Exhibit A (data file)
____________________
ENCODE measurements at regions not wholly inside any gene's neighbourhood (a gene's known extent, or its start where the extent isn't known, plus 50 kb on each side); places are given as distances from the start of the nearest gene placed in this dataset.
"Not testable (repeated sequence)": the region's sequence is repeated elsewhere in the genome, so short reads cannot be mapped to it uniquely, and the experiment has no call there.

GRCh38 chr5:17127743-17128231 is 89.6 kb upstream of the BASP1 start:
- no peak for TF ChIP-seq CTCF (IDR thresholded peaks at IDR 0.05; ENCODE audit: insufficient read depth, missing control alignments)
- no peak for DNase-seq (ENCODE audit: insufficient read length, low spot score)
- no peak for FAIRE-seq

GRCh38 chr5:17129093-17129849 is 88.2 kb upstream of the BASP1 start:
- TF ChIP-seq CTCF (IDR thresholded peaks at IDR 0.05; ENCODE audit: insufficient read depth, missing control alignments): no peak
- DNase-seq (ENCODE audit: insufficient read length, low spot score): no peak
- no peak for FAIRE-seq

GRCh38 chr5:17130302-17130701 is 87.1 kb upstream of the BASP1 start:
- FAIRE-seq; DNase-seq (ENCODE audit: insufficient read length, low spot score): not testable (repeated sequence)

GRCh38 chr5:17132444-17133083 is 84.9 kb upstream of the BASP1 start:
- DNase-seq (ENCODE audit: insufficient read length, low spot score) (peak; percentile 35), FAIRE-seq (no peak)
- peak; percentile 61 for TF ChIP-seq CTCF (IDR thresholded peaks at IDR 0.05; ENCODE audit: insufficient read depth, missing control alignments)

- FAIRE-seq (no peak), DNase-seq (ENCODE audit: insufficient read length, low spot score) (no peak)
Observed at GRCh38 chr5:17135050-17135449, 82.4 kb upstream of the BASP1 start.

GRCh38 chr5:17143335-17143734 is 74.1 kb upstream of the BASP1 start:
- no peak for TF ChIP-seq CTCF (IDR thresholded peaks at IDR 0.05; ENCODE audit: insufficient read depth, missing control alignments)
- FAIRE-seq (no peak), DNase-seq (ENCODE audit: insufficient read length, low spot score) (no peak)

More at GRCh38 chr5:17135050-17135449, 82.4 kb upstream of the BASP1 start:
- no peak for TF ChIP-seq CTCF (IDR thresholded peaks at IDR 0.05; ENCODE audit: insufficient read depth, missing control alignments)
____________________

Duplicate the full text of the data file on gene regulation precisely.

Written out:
ENCODE measurements at regions not wholly inside any gene's neighbourhood (a gene's known extent, or its start where the extent isn't known, plus 50 kb on each side); places are given as distances from the start of the nearest gene placed in this dataset.
"Not testable (repeated sequence)": the region's sequence is repeated elsewhere in the genome, so short reads cannot be mapped to it uniquely, and the experiment has no call there.

GRCh38 chr5:17127743-17128231 is 89.6 kb upstream of the BASP1 start:
- no peak for TF ChIP-seq CTCF (IDR thresholded peaks at IDR 0.05; ENCODE audit: insufficient read depth, missing control alignments)
- no peak for DNase-seq (ENCODE audit: insufficient read length, low spot score)
- no peak for FAIRE-seq

GRCh38 chr5:17129093-17129849 is 88.2 kb upstream of the BASP1 start:
- TF ChIP-seq CTCF (IDR thresholded peaks at IDR 0.05; ENCODE audit: insufficient read depth, missing control alignments): no peak
- DNase-seq (ENCODE audit: insufficient read length, low spot score): no peak
- no peak for FAIRE-seq

GRCh38 chr5:17130302-17130701 is 87.1 kb upstream of the BASP1 start:
- FAIRE-seq; DNase-seq (ENCODE audit: insufficient read length, low spot score): not testable (repeated sequence)

GRCh38 chr5:17132444-17133083 is 84.9 kb upstream of the BASP1 start:
- DNase-seq (ENCODE audit: insufficient read length, low spot score) (peak; percentile 35), FAIRE-seq (no peak)
- peak; percentile 61 for TF ChIP-seq CTCF (IDR thresholded peaks at IDR 0.05; ENCODE audit: insufficient read depth, missing control alignments)

- FAIRE-seq (no peak), DNase-seq (ENCODE audit: insufficient read length, low spot score) (no peak)
Observed at GRCh38 chr5:17135050-17135449, 82.4 kb upstream of the BASP1 start.

GRCh38 chr5:17143335-17143734 is 74.1 kb upstream of the BASP1 start:
- no peak for TF ChIP-seq CTCF (IDR thresholded peaks at IDR 0.05; ENCODE audit: insufficient read depth, missing control alignments)
- FAIRE-seq (no peak), DNase-seq (ENCODE audit: insufficient read length, low spot score) (no peak)

More at GRCh38 chr5:17135050-17135449, 82.4 kb upstream of the BASP1 start:
- no peak for TF ChIP-seq CTCF (IDR thresholded peaks at IDR 0.05; ENCODE audit: insufficient read depth, missing control alignments)